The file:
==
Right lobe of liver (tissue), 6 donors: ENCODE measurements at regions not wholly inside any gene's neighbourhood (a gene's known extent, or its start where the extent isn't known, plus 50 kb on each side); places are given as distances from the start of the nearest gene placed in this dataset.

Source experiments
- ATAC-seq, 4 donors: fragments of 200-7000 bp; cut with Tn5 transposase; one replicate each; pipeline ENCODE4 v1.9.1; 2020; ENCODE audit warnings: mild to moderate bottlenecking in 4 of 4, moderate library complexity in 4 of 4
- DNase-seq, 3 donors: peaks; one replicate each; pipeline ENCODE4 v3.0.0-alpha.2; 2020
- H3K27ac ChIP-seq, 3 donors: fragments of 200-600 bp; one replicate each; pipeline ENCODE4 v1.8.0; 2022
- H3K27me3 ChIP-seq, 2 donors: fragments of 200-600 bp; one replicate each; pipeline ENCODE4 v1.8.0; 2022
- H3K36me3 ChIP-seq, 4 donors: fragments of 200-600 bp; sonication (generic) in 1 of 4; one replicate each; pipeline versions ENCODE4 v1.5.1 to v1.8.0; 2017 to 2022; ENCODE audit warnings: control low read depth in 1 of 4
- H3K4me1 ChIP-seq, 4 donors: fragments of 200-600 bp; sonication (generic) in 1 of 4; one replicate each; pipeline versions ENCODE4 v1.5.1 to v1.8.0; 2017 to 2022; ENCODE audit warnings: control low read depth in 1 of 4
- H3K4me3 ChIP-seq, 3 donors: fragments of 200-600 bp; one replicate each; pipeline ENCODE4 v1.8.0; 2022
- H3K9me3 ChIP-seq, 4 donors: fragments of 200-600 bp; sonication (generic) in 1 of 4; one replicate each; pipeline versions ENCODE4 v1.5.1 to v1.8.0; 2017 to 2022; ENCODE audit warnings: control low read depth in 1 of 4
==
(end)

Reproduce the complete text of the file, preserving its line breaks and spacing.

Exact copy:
Right lobe of liver (tissue), 6 donors: ENCODE measurements at regions not wholly inside any gene's neighbourhood (a gene's known extent, or its start where the extent isn't known, plus 50 kb on each side); places are given as distances from the start of the nearest gene placed in this dataset.

Source experiments
- ATAC-seq, 4 donors: fragments of 200-7000 bp; cut with Tn5 transposase; one replicate each; pipeline ENCODE4 v1.9.1; 2020; ENCODE audit warnings: mild to moderate bottlenecking in 4 of 4, moderate library complexity in 4 of 4
- DNase-seq, 3 donors: peaks; one replicate each; pipeline ENCODE4 v3.0.0-alpha.2; 2020
- H3K27ac ChIP-seq, 3 donors: fragments of 200-600 bp; one replicate each; pipeline ENCODE4 v1.8.0; 2022
- H3K27me3 ChIP-seq, 2 donors: fragments of 200-600 bp; one replicate each; pipeline ENCODE4 v1.8.0; 2022
- H3K36me3 ChIP-seq, 4 donors: fragments of 200-600 bp; sonication (generic) in 1 of 4; one replicate each; pipeline versions ENCODE4 v1.5.1 to v1.8.0; 2017 to 2022; ENCODE audit warnings: control low read depth in 1 of 4
- H3K4me1 ChIP-seq, 4 donors: fragments of 200-600 bp; sonication (generic) in 1 of 4; one replicate each; pipeline versions ENCODE4 v1.5.1 to v1.8.0; 2017 to 2022; ENCODE audit warnings: control low read depth in 1 of 4
- H3K4me3 ChIP-seq, 3 donors: fragments of 200-600 bp; one replicate each; pipeline ENCODE4 v1.8.0; 2022
- H3K9me3 ChIP-seq, 4 donors: fragments of 200-600 bp; sonication (generic) in 1 of 4; one replicate each; pipeline versions ENCODE4 v1.5.1 to v1.8.0; 2017 to 2022; ENCODE audit warnings: control low read depth in 1 of 4